Like ships that pass in the night, my husband and I sometimes barely have time for conversation. Today we finally had a short discussion on a topic that was concerning me: what should we do if there is some type of emergency that prevents him from being able to get home? I don’t expect major tornadoes or a devastating earthquake, but civil unrest in the central part of our city, in particular, is easier to imagine, along with major flooding.
The decision we made is that I will assume that he is on his way home and that he will get home, no matter what. With his Alice Pack in the truck and a firearm close at hand, he’d be pretty well equipped to hike home. Likewise, if the kids and I are away from home, he can assume that we will get home, again, no matter what. I feel better knowing that we’ve talked about this one detail.
Unless it’s a catastrophic event, say a nuclear detonation above our city, our home will be our meeting place and we will assume that each person is on their way, even if they have to walk the entire way, and even if it takes hours or days.
If a family or individual is unprepared, getting home may be easier said than done. A small, well-packed Get-Home backpack in your car, one per person, would be a smart addition and could make getting home a reality. Here’s a checklist of items to keep in your vehicle should you find yourself having to hoof it home.
- comfortable pair of shoes stashed under the car seat, one pair per person (You will SO thank me for this tip one day. Count on it.)
- an extra pair of socks per person (could double as strange looking mittens in cold weather)
- a small backpack per person
- bottles of water* (If you wrap the bottles with paracord and then wrap a couple of feet of duct tape over the paracord, you’ll have two extra survival supplies on hand without taking up any extra space.)
- a few water purification tablets (If bottled water runs out and all you can find is “wild” water, these are a compact method of water purification.)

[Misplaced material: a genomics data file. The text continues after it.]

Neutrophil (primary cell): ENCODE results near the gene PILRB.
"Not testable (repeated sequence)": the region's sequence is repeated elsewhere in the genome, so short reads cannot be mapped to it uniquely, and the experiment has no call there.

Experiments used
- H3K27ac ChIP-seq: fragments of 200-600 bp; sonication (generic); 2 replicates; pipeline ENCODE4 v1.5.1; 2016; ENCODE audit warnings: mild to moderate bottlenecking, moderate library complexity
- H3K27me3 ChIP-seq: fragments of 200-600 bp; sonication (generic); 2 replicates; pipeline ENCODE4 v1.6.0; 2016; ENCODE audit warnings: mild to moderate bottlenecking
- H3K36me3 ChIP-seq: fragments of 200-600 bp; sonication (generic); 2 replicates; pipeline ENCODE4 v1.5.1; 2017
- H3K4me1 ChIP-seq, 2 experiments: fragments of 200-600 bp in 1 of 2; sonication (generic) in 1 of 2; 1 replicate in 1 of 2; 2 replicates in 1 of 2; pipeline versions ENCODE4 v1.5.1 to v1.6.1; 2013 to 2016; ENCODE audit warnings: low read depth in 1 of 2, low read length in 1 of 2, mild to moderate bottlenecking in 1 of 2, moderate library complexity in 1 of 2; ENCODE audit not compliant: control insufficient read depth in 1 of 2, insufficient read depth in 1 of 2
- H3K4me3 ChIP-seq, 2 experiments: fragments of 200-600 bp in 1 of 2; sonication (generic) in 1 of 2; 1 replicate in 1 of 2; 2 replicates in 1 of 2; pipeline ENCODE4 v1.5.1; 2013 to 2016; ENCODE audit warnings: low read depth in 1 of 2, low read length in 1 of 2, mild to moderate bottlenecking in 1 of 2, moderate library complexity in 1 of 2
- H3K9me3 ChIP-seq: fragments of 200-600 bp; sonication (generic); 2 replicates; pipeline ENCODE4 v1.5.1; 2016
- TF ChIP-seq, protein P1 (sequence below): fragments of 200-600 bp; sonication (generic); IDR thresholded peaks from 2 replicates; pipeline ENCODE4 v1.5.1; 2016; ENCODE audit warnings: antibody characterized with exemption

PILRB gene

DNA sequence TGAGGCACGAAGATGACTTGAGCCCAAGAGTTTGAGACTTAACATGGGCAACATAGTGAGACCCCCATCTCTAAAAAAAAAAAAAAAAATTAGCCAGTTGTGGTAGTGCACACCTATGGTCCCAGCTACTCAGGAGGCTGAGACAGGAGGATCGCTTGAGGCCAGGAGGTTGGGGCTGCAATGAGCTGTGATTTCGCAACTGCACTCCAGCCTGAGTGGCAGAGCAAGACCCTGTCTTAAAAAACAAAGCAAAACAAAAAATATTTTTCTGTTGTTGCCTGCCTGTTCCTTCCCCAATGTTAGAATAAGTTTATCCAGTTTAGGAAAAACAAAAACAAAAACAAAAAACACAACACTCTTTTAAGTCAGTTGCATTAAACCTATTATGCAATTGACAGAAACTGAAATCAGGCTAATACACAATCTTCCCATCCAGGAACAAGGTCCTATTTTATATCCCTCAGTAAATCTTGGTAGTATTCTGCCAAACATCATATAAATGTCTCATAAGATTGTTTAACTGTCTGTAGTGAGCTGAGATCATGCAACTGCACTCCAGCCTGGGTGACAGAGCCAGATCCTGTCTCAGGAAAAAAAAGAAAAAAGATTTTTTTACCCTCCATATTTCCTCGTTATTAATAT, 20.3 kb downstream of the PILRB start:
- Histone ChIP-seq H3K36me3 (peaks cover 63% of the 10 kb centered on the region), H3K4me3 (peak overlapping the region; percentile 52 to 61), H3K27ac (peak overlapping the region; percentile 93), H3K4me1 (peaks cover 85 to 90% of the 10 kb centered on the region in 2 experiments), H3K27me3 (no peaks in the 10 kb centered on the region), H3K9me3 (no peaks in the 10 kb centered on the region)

- long-sleeved, cotton shirts and floppy hats
- large black plastic trash bags (use as raincoats, protection from the weather, an emergency sleeping bag)
- band-aids, moleskin
- small bottle of sunblock
- hard candy (sugar for quick energy)
- granola bars (2 or 3 per backpack)
- cell phone charger (just in case cell phones are still operational)
- one or two flash lights with a set of extra batteries
- signaling mirror
- roll of toilet paper
- Swiss Army knife
- waterproof matches and a fire striker
- 2 or 3 vaseline coated cotton balls
- pepper spray and a handgun with an extra loaded magazine (What? You want me to be out on the road, alone with the kids, and no way to fend off zombies??)
My goal is for everyone to get home quickly. I have light camping equipment in my vehicle’s 72 Hour Kit, but I don’t want to be camping if at all possible! If I load everyone’s Get-Home backpacks with too much weight, all I will hear is complaining from the kids, and you know how that wears on a mom’s nerves. I want to have only the essentials, but plenty of them. If you divvy up the supplies on this list, no one’s backpack should weigh more than just a couple of pounds.
I didn’t include emergency food because once everyone starts eating, you know what happens next, and who knows how available toilet facilities will be. With some hard candies in everyone’s packs, there will be a steady flow of sugar and something to keep the kids busy on the trek home. The granola bars will take the edge off true hunger if our journey takes longer than expected.
If you’ve ever been homeless or even away from home during a crisis, you know the almost physical feeling of longing to be where you belong, at home. If a calamity strikes while you’re out and about, assess your situation. Decide if it’s better to stay put or head for home, and if driving is impossible, pack up those Get Home bags and get home!
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